Yes, as I see it it is essentially the same as the Aussie/Kiwi MEN system, except as you say for the absence of a local earth rod here.
The only other main difference as I understand it is that you make the bond in the main panel whereas we keep N and E separate in the panel and bond to the neutral at the cutout on the supply side of the meter.
The main advantage oF PME is the much lower loop impedance for an earth fault and the fact that the earth is not the sole path for fault current.
The disadvantage is the potential (no pun intended
) for a bad neutral to result in all the bonded metalwork rising to 240V and thus the importance of minimizing the chances for a p.d. to exist between adjacent items.
PME was originally used in Britain only in certain rural areas, but has become much more widespread in the last 20 years or so. As I think I've said before the entire network in my local area has been adapted (extra earth rods etc.) to allow a PME connection to anyone who requests it, although the majority of systems are still TT.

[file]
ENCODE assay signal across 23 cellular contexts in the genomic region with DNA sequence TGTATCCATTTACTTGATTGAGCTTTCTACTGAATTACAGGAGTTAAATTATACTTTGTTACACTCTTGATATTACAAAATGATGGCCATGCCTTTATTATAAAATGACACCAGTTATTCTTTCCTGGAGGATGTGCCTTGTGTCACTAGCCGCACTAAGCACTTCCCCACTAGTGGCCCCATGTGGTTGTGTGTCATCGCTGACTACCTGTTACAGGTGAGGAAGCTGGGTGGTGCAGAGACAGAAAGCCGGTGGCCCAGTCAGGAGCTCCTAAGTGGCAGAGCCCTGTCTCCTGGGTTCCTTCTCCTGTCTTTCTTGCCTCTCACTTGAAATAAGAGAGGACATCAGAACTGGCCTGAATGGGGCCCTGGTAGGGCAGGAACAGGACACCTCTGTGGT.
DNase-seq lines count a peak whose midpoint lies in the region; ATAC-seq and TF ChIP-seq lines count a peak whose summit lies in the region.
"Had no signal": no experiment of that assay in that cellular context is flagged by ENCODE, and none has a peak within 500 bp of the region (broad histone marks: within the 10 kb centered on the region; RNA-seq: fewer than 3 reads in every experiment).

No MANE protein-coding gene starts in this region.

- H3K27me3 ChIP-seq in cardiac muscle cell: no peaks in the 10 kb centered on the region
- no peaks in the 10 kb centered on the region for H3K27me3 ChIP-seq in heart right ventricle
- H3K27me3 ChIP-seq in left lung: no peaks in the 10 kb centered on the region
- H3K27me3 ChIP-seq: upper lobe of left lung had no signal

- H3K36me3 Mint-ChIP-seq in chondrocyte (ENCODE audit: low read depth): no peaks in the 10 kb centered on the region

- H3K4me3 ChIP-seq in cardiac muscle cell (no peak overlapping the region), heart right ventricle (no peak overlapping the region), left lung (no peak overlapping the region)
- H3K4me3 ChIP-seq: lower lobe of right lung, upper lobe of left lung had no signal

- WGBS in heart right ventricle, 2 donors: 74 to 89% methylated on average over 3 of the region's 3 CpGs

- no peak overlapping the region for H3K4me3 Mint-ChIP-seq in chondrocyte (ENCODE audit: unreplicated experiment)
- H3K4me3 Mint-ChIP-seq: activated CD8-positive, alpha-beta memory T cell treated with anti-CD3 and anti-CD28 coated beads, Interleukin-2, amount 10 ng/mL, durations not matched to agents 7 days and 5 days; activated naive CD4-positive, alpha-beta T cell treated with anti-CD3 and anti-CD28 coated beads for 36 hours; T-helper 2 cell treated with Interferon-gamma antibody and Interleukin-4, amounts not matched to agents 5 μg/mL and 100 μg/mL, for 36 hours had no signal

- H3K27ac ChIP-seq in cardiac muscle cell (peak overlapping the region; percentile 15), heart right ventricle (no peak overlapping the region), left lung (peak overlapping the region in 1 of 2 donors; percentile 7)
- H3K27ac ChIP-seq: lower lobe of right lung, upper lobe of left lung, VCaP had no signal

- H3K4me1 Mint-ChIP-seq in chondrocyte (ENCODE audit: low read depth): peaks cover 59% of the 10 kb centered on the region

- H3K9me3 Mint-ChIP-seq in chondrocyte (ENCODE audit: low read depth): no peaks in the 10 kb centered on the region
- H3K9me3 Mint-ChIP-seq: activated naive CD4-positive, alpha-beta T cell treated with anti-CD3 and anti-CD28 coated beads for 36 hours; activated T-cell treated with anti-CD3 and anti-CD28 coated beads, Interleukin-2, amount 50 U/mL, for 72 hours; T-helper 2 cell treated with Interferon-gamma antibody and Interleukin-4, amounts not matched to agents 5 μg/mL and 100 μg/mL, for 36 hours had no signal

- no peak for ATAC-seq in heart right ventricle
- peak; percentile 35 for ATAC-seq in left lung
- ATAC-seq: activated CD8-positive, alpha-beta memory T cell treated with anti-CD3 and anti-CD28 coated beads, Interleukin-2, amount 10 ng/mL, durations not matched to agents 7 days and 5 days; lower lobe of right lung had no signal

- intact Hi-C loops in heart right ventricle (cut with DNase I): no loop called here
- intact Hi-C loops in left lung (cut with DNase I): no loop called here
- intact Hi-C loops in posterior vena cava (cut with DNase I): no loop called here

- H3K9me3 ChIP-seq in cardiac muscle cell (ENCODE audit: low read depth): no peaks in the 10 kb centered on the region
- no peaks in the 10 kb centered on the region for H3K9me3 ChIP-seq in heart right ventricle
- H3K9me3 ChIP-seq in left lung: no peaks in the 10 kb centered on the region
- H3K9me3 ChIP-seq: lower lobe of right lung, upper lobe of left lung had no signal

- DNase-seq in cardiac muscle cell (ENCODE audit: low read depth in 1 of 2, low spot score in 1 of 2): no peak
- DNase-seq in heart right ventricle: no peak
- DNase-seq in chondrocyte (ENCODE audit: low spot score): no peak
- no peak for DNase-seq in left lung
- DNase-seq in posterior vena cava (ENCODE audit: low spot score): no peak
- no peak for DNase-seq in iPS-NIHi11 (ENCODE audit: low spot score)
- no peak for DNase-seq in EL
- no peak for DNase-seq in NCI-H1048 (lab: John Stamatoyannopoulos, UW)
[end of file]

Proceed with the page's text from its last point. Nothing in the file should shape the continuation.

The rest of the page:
I would certainly like to see earth rods installed at every house supplied under PME, as you have and as is done in the U.S. (where all
services are the equivalent of PME, of course).
Actually the comparison brings up the other point of the differing approaches to distribution and how this can have an effect on PME arrangements. In my neighborhood we have the usual huge 3-phase xfmr sub-station with 4-wire 240/415 distribution which feeds dozens of homes. In the States, we'd have a much larger number of smaller transformers with each feeding just a few houses, and of course with each xfmr having its own independent neutral/grounding system.
Any thoughts on how those different approaches affect the PME system?